3 Easy Ways to Get Started With Distributed TracingBy Nick Rycar | Last modified on January 20, 2023
Not to put too fine a point on it, but we think distributed tracing gets a very bad rap for being too complicated and labor-intensive.
We’re here to show you three ways you can jumpstart a distributed tracing effort, starting small and expanding as it makes sense. These examples involve only a little code and perhaps a bit of a mindset change. Starting small with distributed tracing can even be fun, because who doesn’t like getting customized results without much work?
There’s no question that customized results are the holy grail of modern software development teams. The first step in finding a problem is knowing where to look, but without true observability, “where to look” could literally be anywhere or everywhere. Log searching is painful and time consuming (which is one reason we recommend log analysis instead) and it is ultimately not very effective. Distributed tracing, however, gives teams a fast and configurable magnifying glass, which really is the coolest thing ever.
But don’t take our word for it: Slack reduced flakey tests by 10x just by adding distributed traces to its builds.
So what’s the quickest way to get started with distributed tracing? Remember: building instrumentation is additive. You can start with just a single trace. Here are three quick ways to get going quickly.
Instrument a Node.js application
The single easiest way to begin experimenting with distributed tracing is to leverage the boilerplate configuration available in our SDKs. You can configure our Node.js distribution by copying and pasting the existing code into an instrumentation file to set up some very basic traces on any Node.js app. Before adding any manual instrumentation, you’ll be able to query and visualize your requests based on a variety of built-in dimensions. The screenshot below shows a count of all requests to a demo application, grouped by user agent to differentiate human-initiated requests from an automated load test with curl.
Honeycomb’s SDKs provide support for various middleware, and can automatically populate traces accordingly. Below we see a trace with autogenerated spans for the express framework.
Set up NGINX logs
It’s also very straightforward to add a bit of code to NGINX logs: install the lightweight tool honeytail, configure it to point at your NGINX logs, then launch. You’ll start getting data in Honeycomb in a snap.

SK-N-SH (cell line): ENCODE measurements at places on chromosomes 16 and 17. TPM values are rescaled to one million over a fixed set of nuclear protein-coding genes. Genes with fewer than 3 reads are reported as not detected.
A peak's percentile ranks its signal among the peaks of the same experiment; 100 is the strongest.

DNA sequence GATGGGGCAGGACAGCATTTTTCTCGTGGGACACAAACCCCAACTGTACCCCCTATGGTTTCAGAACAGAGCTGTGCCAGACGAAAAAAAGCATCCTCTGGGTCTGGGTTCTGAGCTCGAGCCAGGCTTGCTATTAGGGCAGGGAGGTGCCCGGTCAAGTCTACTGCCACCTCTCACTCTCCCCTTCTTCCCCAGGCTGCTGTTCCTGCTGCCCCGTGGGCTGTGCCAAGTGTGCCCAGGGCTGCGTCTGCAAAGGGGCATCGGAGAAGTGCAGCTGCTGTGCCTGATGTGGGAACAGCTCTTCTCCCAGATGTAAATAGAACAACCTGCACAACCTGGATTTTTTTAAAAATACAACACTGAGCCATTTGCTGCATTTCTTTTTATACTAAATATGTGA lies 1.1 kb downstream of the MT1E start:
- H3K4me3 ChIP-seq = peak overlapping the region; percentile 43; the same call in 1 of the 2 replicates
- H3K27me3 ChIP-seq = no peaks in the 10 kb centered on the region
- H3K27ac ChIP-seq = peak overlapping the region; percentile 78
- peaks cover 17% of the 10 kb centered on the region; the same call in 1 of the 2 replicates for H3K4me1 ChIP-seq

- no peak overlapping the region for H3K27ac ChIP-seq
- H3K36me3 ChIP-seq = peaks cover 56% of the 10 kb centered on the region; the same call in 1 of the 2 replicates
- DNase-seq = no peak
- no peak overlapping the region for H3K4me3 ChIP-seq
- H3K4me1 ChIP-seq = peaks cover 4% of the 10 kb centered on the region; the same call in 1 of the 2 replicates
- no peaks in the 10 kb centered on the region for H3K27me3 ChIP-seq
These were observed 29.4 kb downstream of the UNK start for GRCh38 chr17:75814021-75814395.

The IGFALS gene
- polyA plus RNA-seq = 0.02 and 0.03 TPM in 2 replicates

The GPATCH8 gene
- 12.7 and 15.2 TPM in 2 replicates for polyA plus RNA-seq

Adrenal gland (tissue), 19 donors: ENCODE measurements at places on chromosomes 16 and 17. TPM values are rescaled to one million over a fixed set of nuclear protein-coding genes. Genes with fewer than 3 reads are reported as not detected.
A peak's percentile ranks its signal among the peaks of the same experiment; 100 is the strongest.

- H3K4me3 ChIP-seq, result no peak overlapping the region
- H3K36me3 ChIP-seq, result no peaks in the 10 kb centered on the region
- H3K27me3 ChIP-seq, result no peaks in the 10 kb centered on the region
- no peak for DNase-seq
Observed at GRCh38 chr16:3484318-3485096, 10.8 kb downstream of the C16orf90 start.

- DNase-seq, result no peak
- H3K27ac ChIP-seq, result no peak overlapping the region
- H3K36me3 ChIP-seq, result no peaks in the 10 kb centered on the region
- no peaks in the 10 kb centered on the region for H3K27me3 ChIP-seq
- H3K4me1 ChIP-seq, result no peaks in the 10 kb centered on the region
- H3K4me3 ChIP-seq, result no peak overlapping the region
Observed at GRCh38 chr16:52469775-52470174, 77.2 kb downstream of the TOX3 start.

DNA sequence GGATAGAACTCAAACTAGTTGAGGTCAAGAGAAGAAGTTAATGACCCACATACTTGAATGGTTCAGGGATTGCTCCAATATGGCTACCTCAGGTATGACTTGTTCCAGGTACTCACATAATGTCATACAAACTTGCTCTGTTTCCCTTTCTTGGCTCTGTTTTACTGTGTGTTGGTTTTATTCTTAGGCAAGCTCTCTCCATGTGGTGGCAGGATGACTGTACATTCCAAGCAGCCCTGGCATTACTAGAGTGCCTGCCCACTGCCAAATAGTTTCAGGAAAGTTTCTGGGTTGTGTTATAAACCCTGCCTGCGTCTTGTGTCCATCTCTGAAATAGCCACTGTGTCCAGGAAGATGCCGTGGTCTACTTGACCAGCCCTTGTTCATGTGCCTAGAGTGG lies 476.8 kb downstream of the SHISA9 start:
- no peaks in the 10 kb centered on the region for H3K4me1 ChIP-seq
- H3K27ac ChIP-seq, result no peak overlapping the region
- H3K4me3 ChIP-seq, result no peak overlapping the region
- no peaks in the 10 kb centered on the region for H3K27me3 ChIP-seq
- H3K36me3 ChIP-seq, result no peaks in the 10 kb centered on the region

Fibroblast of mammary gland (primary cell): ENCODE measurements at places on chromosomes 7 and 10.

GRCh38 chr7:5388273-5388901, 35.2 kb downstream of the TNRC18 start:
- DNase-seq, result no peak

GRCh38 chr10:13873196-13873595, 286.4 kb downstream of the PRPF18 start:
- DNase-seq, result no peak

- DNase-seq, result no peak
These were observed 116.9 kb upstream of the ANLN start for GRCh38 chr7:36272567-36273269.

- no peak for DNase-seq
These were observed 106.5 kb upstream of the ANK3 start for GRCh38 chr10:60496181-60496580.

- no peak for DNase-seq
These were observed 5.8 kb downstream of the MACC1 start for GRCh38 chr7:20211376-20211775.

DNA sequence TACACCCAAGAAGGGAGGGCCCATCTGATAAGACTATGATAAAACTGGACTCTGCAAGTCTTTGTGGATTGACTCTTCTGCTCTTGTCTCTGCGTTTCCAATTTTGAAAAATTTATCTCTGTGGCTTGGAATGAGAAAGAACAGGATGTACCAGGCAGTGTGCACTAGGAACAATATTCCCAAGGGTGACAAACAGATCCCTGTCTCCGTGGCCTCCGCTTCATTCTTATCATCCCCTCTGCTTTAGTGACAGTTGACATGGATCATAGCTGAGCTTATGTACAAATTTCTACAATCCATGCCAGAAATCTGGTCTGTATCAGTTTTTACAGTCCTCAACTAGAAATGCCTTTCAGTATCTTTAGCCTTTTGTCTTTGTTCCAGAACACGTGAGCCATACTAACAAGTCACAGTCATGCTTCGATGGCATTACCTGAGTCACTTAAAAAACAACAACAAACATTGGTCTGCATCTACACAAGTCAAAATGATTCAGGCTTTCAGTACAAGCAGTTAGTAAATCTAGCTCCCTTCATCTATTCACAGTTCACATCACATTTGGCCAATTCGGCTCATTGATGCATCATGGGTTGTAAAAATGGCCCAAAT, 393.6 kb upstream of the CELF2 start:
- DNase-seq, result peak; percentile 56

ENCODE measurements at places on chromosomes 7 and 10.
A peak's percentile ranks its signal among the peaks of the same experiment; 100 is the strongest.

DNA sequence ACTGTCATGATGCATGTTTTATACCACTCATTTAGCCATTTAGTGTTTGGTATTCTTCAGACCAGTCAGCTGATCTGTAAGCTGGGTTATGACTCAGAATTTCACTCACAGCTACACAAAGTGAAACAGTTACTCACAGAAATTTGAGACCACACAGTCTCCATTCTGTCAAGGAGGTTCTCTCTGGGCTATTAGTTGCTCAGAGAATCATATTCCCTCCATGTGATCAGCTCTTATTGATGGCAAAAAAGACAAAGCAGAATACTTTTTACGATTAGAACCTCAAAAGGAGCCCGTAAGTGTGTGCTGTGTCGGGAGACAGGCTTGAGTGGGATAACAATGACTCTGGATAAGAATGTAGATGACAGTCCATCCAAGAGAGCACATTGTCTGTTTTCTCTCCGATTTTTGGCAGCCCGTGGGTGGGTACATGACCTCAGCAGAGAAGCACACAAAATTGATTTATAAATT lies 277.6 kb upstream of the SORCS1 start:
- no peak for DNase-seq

Work with build pipelines
And, finally, don’t forget CI builds, which can easily be configured to send a wide variety of data to Honeycomb. Buildevents is another lightweight tool for building traces out of your CI/CD pipelines. It can be used with any build system, but there are some specific guides and integrations available. It’s published as a CircleCI orb, and there are PDF quickstart guides available for CircleCI, GitHub Actions, and GitLab.
When visualized as a trace, you can easily see how much time is being spent building vs. testing, your biggest bottlenecks, and the impact of serial vs. parallel steps. See below for an example trace from our CircleCI guide.
For a real world example of using Honeycomb traces to improve CI practices, including some more advanced use cases like flaky test identification, be sure to check out How Slack Transformed Their CI With Tracing.
The bottom line
You can (and should) put observability around nearly everything. We’ve gone over the pros of observability a ton of times, so we won’t bore you too much, but we’ll leave you with this: faster MTTWTF; happier developers; less stress when incidents happen. Why wouldn’t you want that?
Curious? Watch the full webinar today.
Before Massdriver, Dave worked in product engineering where he was constantly bogged down with DevOps toil. He spent his time doing everything except what he...
Honeycomb is massively powerful at delivering detailed answers from the last several weeks of system telemetry within seconds. It keeps you in the flow state...
One of the issues with the W3C trace context is that it doesn’t define any standards for how far a trace is to propagate. If...